Business

Chilled Freezer Meals 'borrowed' coffee shop's kitchen

'People didn't know how to chop a carrot'

Lindsy Trotter of Center Point puts brioche bread cubes into the oven to toast while preparing apple cinnamon French toast bake at the Chilled kitchen in Center Point on Wednesday, April 3, 2019. Trotter offers freezer meals, with multiple pickup locations around the region, as well as menu planning. (Liz Martin/The Gazette)
Lindsy Trotter of Center Point puts brioche bread cubes into the oven to toast while preparing apple cinnamon French toast bake at the Chilled kitchen in Center Point on Wednesday, April 3, 2019. Trotter offers freezer meals, with multiple pickup locations around the region, as well as menu planning. (Liz Martin/The Gazette)
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CENTER POINT — Lindsy Trotter started making freezer meals out of necessity.

“As a baby, my youngest daughter had food sensitivities to wheat, dairy, corn and nuts,” she said. “It was difficult to do quick eat-out situations.”

To have fast and easy meal options for busy weeknights, she began preparing and stocking her freezer with meals that she simply needed to thaw and cook.

Before too long, her friends wanted their own freezer meals and talked her into hosting a freezer meal party. The self-described “spreadsheet geek” set about creating ingredient and shopping lists to keep everyone organized.

But the party didn’t go as Trotter expected.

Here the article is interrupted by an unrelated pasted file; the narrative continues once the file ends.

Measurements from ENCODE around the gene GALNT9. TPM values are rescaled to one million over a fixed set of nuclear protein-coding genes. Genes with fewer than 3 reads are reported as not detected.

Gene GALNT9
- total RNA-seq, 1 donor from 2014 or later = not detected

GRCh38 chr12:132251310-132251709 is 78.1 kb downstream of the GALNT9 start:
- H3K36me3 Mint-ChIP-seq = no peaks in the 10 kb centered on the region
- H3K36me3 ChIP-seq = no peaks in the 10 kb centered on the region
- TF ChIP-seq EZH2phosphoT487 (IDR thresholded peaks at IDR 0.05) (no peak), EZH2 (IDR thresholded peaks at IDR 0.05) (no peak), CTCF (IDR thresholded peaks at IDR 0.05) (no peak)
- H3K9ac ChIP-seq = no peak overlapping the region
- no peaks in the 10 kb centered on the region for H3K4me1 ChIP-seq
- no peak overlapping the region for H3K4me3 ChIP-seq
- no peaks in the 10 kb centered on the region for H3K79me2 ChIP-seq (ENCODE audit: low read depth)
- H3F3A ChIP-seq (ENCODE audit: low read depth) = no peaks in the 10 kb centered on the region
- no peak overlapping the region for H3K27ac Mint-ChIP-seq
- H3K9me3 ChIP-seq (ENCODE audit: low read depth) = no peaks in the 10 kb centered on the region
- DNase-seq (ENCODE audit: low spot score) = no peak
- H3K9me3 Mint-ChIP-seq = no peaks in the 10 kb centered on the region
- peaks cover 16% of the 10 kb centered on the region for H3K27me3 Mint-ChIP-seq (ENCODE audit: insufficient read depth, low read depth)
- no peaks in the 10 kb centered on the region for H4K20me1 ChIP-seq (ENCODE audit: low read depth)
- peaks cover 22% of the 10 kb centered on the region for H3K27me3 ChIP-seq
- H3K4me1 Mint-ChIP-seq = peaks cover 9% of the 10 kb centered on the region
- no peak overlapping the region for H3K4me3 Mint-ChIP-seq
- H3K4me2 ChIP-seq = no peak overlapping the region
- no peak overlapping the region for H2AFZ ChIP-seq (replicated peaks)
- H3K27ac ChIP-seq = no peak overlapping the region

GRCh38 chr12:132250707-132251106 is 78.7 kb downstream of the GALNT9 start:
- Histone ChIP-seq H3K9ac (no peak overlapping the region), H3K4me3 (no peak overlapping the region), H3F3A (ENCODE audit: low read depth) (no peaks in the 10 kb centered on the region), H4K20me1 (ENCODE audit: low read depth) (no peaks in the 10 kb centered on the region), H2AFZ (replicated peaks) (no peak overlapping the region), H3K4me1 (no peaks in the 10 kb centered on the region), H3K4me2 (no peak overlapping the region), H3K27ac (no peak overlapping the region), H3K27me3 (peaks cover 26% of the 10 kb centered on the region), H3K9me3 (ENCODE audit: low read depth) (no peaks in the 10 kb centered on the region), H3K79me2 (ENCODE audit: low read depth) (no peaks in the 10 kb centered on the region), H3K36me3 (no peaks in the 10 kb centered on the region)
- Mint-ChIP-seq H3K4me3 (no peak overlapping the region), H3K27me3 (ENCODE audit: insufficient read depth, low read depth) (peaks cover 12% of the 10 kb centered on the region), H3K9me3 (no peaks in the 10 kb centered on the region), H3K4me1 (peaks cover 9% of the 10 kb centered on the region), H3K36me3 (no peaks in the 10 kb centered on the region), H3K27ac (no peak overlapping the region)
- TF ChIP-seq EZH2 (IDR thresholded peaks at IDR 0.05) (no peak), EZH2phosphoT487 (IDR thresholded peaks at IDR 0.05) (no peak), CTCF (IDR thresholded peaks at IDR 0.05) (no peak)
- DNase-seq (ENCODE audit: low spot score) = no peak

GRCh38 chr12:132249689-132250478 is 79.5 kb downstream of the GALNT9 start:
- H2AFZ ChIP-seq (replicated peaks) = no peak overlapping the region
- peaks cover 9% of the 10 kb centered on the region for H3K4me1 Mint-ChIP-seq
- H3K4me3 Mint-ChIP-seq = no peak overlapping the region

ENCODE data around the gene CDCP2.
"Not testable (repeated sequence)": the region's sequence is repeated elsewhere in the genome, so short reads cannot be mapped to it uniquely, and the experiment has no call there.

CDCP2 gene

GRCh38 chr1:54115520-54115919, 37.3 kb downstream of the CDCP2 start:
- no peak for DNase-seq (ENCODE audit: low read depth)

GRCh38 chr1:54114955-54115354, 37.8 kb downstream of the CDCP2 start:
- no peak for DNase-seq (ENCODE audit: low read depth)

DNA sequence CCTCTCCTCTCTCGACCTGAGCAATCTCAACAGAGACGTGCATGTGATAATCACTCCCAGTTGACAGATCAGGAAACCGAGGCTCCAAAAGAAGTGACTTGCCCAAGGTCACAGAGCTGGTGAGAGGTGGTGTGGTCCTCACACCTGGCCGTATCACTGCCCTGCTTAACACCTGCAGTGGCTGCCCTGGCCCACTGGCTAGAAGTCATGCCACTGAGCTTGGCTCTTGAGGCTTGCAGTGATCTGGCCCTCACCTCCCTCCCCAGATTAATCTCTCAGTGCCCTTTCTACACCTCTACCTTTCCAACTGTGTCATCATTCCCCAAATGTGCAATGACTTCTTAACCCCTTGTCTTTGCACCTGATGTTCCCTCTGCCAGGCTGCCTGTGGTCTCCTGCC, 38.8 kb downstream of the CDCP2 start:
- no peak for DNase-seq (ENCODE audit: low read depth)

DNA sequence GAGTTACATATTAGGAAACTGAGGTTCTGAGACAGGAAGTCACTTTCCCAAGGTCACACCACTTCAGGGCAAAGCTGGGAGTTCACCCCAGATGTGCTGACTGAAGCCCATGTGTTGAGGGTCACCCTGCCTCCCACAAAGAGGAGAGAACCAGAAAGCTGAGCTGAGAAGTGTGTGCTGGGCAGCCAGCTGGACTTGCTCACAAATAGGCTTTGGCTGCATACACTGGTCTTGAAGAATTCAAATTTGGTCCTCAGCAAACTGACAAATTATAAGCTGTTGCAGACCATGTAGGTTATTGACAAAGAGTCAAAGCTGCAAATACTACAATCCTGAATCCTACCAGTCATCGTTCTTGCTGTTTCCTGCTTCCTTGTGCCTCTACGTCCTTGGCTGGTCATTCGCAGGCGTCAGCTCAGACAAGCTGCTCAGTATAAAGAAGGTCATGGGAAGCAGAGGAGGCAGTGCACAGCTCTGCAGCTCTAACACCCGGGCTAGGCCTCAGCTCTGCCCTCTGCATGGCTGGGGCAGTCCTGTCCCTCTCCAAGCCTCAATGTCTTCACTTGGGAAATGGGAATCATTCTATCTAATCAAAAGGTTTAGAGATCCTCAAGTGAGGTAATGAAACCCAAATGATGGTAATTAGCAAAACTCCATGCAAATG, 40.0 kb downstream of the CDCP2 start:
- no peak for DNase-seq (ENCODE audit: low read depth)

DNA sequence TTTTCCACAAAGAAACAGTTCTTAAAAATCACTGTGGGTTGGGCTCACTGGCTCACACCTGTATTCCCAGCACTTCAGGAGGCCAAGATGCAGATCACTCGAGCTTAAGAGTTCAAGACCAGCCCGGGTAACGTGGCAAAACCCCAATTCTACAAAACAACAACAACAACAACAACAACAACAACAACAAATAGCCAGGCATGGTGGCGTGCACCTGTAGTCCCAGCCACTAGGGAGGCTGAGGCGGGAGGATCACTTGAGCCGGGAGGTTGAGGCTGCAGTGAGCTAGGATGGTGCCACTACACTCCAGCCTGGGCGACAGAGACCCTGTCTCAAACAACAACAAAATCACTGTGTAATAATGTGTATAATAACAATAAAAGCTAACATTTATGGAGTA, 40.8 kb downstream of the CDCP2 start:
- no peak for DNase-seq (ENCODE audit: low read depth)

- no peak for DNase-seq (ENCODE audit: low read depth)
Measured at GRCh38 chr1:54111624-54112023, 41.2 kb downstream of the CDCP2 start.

“People didn’t know how to chop a carrot,” she said. “I didn’t want to teach them how to chop carrots.”

Trotter ultimately decided it would be easier to make all the meals herself and charge her friends for groceries, plus 50 cents, per meal.

Word spread, and Trotter started getting requests for meals from friends of friends.

She recognized she had a viable business idea on her hands, except for one big problem.

“I needed to be official and licensed to avoid the health department knocking on my door,” she said.

Without the funds for a commercial kitchen, Trotter put her idea on the back burner for a couple years. She eventually asked the owner of a coffee shop in Center Point, where she lives, if she could use the shop’s commercial kitchen after hours.

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“He was very open to me using the kitchen and even helped me with licensing and getting everything set up,” she said.

Trotter launched Chilled in April 2018.

Trotter developed a menu of around 50 different freezer meals, many of which are gluten-free or paleo- or keto-friendly. Each month, she offers 10 to 12 of these meals for order on her website.

Customers pick up their orders at designated “meal host” locations in Cedar Rapids, North Liberty, Cedar Falls-Waterloo and other communities where customers provide use their driveways as pickup sites in exchange for free meals.

Trotter also holds pop-up shops throughout the year at various locations, where customers can select meals off a menu board to take home.

In March, Trotter moved into her own commercial kitchen in Center Point. Starting in April, customers will be able to order off the menu all month long, with an additional option for meal pickup at the kitchen in Center Point.

“I’m pretty excited about it,” she said. “I’ll be able to offer meals on a more consistent basis.”

Trotter also is developing partnerships with local producers to supply locally grown and organic produce, eggs and meat.

“I’m looking to share the love with local, small businesses,” she said.

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At a Glance

• Owner: Lindsy Trotter

• Business: Chilled Freezer Meals and Menu Planning

• Email: chilledcenterpoint@gmail.com

• Website: chilledcenterpoint.com

• Facebook: facebook.com/chilledcenterpoint

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